Josh said it best. "I wouldn't come out for one band on a Sunday night, but for these two..."
It was a fabulous bill for an off night like Sunday and after a non-stop Halloween weekend at that.
I found my friends waiting at the bar and we immediately adjourned to the front table for the best possible view.
Music geeks at Table 1.
Local singer/songwriter Clint Maul was on first and started right on time. If The Camel isn't careful, people will begin to think they can do timely shows.
Even the often-problematic sound proved to be a non-issue tonight.
Clint did a handful of his famously short songs and closed with Do-Over," a song about relationships, one of many we heard tonight.
A friend had turned me on to the next band, Strand of Oaks, after listening to them obsessively the past few weeks.
Once I began doing the same, I felt her passion.
Well, maybe not the full extent of it ("Man, I really can't wait. I'm going to die so please bring your CPR manual."), but I was definitely hooked.
Their sound turned out to be everything we'd hoped for.
Mesmerizing and passionate with obtuse lyrics, they at times reminded me of post-rock (minus the vocals of course) and my friend of '80s classic rock with a little ambient sound thrown in.
Lead singer Tim tried describing his looks as like those of Frodo (and his bandmates as elves) and that devolved to Dildo, which made the audience laugh.
"It's good to laugh because these songs are f**king sad!" he told the crowd.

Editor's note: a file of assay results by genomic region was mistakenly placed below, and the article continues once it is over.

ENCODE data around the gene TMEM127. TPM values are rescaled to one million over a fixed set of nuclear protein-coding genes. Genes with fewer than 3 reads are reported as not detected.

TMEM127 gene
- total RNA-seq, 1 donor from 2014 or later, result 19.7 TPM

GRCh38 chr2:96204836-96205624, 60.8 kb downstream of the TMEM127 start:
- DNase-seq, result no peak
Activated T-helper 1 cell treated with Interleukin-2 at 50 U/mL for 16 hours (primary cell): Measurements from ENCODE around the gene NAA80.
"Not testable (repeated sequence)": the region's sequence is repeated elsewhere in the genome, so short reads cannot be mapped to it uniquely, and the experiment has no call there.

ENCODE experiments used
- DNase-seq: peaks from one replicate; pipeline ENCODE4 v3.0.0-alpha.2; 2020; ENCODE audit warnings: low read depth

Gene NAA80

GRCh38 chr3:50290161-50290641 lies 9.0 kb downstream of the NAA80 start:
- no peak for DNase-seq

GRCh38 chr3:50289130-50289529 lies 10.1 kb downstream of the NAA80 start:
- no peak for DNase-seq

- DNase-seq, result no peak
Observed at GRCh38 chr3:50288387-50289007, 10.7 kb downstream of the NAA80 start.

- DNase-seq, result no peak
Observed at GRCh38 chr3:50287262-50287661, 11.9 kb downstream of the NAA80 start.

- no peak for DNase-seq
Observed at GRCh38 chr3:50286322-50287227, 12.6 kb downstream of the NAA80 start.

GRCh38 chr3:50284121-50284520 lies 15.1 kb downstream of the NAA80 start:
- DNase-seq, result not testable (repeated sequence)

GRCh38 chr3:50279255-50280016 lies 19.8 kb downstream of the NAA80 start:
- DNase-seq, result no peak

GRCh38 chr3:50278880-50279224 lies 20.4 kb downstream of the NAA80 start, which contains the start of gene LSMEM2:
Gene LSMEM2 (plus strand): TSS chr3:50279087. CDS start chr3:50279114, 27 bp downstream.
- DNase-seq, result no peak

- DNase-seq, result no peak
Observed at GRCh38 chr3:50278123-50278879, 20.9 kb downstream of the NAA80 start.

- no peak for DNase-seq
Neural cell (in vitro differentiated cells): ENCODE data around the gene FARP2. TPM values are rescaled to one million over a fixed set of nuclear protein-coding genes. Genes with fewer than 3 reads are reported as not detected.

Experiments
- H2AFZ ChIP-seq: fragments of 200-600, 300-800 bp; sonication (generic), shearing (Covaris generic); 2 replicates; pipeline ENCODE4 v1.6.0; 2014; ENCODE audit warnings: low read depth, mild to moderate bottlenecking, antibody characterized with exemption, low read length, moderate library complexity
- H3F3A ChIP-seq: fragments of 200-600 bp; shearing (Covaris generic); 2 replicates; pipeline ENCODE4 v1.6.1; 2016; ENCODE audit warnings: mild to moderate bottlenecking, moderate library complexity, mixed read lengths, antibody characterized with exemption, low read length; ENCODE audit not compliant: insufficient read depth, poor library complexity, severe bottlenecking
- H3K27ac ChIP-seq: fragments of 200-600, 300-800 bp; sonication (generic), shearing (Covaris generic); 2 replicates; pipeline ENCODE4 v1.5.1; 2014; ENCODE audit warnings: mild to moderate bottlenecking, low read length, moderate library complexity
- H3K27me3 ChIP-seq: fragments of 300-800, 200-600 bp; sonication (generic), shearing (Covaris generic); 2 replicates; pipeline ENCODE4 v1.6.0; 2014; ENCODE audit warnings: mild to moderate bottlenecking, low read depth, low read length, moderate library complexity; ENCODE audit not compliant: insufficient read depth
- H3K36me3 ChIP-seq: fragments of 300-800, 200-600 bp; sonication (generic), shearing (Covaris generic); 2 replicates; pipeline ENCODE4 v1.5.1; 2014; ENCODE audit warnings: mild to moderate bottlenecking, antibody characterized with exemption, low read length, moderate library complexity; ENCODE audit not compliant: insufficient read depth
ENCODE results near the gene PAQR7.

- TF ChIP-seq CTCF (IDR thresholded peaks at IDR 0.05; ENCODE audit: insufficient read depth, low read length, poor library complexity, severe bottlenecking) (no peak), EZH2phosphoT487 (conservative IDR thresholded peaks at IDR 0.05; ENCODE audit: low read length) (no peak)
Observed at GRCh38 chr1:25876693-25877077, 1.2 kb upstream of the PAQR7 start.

And they were, but beautifully sad, entrancingly sad, especially those written right after his house burned down and he got dumped.
The trio covered Moby and played a song about John Belushi's drug dealer in addition to playing a lot off their new critically-acclaimed album.
Tim said he tended to hurry through their set because of his eagerness to hear Crooked Fingers, understandable but the crowd would have loved a longer set.
Luckily, my friend has already asked them to come back to play a house show. Score.
And then the tall one ascended the stage with his band. Eric Bachmann's band Crooked Fingers were the main event tonight.
His wit became apparent at once.
"Thanks for coming out on the Sabbath. Except the Sabbath was really yesterday."
There's something wonderful about his voice; you hear the weariness of a life lived and with his tendency toward confessional songs, you feel like he's singing the journal of it all.
At one point he introduced his band, thanked them and thanked Strand of Oaks and Clint.
"I'm thanking everyone except Jesus," he said. "I hope that doesn't offend you. I doubt it does."
Band member Liz added her beautiful voice to the mix, killing it on "Your Control," a song on which the band originally dueted with Neko Case.
But the standout song of the evening was both voices on "Sleep All Summer," as achingly romantic a song as anyone has ever written.
We take our empty hearts and fill them up with broken things
To hang on humming wire like cheap lamps down a dead end street
Close your weary eyes until the wintertime
And every time we turn away, it hits me like a tidal wave
I would change for you, but babe, that doesn't mean I'll be a better man
Give the ocean what I took from you
So one day you could find it in the sand
And hold it in your hands again
Their emotional intensity had the crowd holding their breath until the last note.
And that was noteworthy, too. The people who came out tonight for this show were die hard fans.
You could have heard a pin drop during Crooked Fingers' set and that included the bar area, a true rarity.
Okay, what is this place and what have you done with the Camel?
And can this be the new Camel reality?